It's a shame that Rome destroyed the great libraries of Carthage, the history of one of the ancient world's most sophisticated cities was utterly and completely wiped away from the face of the earth. So all we're left with are biased accounts of Romans and Greeks with a superiority complex.

      Arch

      Comment


      • #4
        Tunisian R1b8 (M167)

        Arch: The only study of North African Y Chromosomes that I have come across is: A Predominantly Neolithic Origin for Y-Chromosomal DNA Variation in North Africa, Barbara Arredi et al, 2004. This study only discusses the major lineages E3b2 and J*, which together make up two-thirds of male lineages in North Africa. Pie charts and a phylogeny tree are available for specific countries. For Tunisia one can approximately eyeball the following lineages off the pie chart: E3b2 - 35%, I - 35%, E3b*(xE3b2) - 15%, R1b8 - 8%, J2 - 5%, E3a - 2%.

        The paper can be downloaded at: http://www.pubmedcentral.nih.gov/pic...9&blobtype=pdf

        Hope this info helps.
        Last edited by Kaiser; 22 April 2009, 09:54 PM.

        Comment


        • #5
          Re my previous post. A clarification regarding nomenclature is in order. R1b8 (M167, SRY2627) is a pre-YCC 2003 denomination. As per YCC 2008, SRY2627 is now R1b1b2d whereas previously, under YCC 2003 it was R1b3f.

          Comment


          • #6
            Originally posted by Kaiser View Post
            Re my previous post. A clarification regarding nomenclature is in order. R1b8 (M167, SRY2627) is a pre-YCC 2003 denomination. As per YCC 2008, SRY2627 is now R1b1b2d whereas previously, under YCC 2003 it was R1b3f.
            Thanks for the paper. Yeah, I have been following the nomenclature changes for a while and have eaten the proverbial alphabet soup (enough to drive an insane man more insane). I didn't necessarily see R1b8 pointed out and the pie chart seemed to point out R1b in general (I'll look another look). It's very interesting you point out J2 at 5% and M-167 at 8%, not very large numbers but 8% is high for SRY2627 consider the only the Central Pyrenees reach any significant numbers. Quick breakdown of percentages:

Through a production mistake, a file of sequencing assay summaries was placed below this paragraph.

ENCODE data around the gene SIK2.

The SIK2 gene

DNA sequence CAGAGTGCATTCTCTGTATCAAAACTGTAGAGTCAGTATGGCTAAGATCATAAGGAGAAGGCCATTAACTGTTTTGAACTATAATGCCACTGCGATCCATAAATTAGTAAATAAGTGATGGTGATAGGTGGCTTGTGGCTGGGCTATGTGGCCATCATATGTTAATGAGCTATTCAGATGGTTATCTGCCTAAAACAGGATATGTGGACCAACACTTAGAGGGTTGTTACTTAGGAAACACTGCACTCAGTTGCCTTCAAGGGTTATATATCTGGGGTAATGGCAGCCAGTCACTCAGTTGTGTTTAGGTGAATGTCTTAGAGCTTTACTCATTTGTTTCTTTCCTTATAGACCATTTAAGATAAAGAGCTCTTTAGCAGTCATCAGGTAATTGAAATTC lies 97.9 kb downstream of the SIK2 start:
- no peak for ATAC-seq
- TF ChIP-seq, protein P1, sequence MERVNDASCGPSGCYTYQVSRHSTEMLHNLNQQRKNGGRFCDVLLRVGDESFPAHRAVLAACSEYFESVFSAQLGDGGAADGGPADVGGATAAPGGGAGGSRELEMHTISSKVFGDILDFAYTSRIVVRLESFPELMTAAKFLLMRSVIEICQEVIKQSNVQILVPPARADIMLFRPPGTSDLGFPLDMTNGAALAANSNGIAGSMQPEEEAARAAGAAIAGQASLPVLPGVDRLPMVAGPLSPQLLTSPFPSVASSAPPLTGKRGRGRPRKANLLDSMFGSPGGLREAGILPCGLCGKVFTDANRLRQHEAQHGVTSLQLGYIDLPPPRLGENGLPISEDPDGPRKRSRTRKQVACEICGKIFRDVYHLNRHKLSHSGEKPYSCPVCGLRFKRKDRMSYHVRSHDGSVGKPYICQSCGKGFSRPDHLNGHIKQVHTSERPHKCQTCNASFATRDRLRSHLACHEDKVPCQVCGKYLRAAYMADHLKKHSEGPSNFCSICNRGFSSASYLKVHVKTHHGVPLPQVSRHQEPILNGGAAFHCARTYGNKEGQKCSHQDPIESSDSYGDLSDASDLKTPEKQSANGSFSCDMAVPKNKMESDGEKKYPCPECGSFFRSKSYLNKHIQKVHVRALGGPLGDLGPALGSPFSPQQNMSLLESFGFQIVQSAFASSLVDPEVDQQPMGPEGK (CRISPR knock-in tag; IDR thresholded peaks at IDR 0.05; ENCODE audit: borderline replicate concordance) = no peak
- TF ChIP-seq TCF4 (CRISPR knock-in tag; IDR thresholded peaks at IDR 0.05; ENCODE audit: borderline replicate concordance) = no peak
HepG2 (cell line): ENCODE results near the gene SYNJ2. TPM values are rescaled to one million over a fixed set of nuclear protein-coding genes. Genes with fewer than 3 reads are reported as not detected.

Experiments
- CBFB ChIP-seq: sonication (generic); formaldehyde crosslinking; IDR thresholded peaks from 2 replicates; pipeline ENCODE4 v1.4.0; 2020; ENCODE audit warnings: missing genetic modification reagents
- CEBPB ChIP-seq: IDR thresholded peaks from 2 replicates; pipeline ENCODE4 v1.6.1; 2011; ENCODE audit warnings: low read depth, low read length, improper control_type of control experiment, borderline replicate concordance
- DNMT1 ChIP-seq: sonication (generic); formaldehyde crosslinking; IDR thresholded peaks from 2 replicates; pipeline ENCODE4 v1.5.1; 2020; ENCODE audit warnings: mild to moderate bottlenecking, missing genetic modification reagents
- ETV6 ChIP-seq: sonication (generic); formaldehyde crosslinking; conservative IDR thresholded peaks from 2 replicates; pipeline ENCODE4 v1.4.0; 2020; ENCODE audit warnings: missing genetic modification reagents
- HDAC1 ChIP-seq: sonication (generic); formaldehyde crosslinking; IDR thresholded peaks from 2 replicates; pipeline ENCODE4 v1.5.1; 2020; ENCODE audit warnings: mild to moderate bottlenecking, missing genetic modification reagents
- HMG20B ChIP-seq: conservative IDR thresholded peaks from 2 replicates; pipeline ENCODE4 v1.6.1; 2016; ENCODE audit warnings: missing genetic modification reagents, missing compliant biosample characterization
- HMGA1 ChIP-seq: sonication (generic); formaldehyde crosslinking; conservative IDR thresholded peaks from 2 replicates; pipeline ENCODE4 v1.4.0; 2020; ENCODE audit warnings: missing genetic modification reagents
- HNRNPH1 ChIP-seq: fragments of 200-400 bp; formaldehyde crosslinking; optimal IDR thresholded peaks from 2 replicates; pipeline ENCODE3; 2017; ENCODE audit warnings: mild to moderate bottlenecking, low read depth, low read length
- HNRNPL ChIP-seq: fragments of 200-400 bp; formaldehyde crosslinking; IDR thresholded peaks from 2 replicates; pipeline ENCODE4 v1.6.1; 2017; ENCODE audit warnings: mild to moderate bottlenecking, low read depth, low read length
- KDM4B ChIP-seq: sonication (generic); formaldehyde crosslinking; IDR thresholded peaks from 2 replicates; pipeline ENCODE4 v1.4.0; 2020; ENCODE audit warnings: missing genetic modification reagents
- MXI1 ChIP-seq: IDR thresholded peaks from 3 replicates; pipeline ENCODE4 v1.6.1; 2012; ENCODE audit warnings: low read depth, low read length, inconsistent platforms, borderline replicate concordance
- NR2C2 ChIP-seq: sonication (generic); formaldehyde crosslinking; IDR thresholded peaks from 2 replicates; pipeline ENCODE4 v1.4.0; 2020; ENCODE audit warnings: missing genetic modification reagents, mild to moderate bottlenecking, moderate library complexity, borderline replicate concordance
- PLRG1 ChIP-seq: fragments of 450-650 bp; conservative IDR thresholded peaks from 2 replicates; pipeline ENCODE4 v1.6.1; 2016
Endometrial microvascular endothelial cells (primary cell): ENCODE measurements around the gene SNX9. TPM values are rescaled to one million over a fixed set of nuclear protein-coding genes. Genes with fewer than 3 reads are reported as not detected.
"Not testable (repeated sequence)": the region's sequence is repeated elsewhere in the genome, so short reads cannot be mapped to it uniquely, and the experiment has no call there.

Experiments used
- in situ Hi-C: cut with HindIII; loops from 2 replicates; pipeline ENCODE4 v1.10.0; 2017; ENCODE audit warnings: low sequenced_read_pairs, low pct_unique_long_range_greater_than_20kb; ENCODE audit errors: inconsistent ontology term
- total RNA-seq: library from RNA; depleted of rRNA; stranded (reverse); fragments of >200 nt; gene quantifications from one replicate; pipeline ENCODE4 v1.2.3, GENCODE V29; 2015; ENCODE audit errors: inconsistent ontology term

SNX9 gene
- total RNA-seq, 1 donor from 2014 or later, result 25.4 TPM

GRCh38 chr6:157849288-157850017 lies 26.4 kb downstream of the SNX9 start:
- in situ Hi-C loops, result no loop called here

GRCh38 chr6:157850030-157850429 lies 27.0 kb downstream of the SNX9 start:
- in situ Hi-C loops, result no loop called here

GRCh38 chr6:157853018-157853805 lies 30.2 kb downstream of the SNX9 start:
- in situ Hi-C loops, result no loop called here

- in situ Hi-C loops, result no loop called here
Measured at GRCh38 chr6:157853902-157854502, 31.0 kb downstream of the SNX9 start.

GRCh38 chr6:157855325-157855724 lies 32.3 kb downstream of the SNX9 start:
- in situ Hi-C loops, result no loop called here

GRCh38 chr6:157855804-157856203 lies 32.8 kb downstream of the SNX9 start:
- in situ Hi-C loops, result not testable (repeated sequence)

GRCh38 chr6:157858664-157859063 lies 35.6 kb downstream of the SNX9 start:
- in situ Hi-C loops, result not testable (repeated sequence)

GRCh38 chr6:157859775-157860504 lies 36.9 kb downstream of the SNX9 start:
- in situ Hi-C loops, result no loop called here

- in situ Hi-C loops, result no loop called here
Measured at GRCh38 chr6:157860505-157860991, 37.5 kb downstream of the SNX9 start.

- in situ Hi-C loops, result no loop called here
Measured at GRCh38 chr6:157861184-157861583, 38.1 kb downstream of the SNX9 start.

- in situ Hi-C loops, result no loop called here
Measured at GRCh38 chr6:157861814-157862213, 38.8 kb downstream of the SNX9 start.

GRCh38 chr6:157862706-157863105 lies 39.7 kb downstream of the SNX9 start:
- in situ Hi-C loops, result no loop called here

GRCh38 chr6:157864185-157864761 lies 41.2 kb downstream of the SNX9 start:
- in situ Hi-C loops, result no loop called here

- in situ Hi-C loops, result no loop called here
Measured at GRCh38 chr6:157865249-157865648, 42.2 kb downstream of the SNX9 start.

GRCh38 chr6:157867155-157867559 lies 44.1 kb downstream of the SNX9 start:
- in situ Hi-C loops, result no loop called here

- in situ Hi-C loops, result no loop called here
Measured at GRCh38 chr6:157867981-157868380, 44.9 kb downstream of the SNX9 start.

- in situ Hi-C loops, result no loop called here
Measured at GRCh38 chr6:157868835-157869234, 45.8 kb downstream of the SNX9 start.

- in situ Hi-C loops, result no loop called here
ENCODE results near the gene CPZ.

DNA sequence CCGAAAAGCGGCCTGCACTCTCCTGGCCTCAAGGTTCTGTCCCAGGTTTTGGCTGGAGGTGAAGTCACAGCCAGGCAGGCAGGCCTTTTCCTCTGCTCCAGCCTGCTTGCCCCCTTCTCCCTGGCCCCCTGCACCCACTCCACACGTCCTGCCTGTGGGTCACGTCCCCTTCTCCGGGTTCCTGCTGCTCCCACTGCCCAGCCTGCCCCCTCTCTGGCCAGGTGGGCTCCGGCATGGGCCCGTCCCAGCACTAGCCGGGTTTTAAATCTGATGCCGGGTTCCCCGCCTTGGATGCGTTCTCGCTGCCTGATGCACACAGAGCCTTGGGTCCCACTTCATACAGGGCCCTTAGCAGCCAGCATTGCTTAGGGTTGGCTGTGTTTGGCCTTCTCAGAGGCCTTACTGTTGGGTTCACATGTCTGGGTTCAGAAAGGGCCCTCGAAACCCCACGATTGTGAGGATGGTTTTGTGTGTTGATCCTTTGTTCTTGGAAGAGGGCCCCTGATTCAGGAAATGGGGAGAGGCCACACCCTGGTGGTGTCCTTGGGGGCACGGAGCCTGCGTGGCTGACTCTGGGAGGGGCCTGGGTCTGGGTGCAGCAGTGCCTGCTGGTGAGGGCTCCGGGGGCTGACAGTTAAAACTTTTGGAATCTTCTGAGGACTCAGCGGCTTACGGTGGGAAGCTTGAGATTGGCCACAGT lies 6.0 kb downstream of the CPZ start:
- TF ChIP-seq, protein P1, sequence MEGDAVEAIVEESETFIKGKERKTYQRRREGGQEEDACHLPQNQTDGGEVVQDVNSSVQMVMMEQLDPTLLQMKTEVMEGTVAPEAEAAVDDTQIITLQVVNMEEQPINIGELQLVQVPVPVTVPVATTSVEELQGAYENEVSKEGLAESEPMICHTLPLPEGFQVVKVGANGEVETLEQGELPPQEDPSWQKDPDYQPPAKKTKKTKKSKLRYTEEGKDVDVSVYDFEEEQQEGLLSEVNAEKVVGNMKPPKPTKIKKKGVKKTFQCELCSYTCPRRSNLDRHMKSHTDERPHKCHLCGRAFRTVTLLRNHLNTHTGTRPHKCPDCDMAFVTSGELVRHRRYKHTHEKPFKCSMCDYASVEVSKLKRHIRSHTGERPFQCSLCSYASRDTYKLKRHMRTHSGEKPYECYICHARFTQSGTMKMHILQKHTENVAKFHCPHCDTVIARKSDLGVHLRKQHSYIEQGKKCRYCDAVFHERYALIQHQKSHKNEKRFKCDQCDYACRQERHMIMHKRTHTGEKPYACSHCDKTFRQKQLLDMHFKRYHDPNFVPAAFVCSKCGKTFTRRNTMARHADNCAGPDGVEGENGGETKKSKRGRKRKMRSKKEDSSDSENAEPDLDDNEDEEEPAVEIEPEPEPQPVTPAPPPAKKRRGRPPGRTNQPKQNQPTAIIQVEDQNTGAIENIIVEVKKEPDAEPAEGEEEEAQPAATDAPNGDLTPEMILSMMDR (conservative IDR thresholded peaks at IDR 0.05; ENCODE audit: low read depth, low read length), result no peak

48% - Val d'Aran (Catalonia)
            22% - Girona (Catalonia)
            18% - Cerdanya (Catalonia)
            17% - Alt Urgell (Catalonia)
            ??% - Mallorca (Balearic Islands)
            ??% - Menorca (Balearic Islands)
            ??% - Lorca/Cartagena (Murcia)
            ??% - Ibiza (Balearic/Pine Islands)
            ??% - Liebana Valley (Cantabria)
            ??% - Pas Valley (Cantabria)
            13% - El Hierro (Canary Islands)
            13% - Jaca (Aragon)
            11% - Basque Country (Western Pryenees)
            7% - Oporto (Northern Portugal)
            7% - Valencia-Castellon
            ?% - Cornwall/Devon (Ancient Belerion)
            ?% - Brittany

            One thing I found interesting is how the Phoenicians used urns for their dead indicating cremation practices. I wonder if this is a cultural import from them during the Urnfield Culture 1300 BCE, rather than originating in Central Europe and it moved from Iberia northwards towards the central region of Europe. It just doesn't seem to make sense that a cremation practice would occur in an area where there's sufficient land to do mass burials (from an earlier period) or individual burials. Whereas Phoenicians did not build a massive land empire but rather city-states with more emphasis on the sea rather than land. It's a thought and probably could be tied into the later phases of the maritime bell beaker period. Where I see M-167, I see Berbers and J types in high numbers or in regions where they are rarely found but have a small concentration. I'm not sure if this should be chalked up to coincidence or not. But I'm thinking if M-167 has a percentage not much higher than J2 in Tunisia, this could be the result of Rome's doing Carthage in and virtually wiping out the whole city of its inhabitants, more mercenaries or fleeing Iberian mariner merchants would have survived than the elite few of J2 Carthaginians. Following Dr Spencer Wells in an episode on the Phoenician DNA in Carthage it was stated their percentages would be around less tha 20% of the whole population of the region today. Both M-167 and J2 fit that profile. The time frame fits well within the age range of M-167 (1300 BCE to approx 800 BCE), and its localization in eastern Iberian, the Balearic Islands and Canary Islands.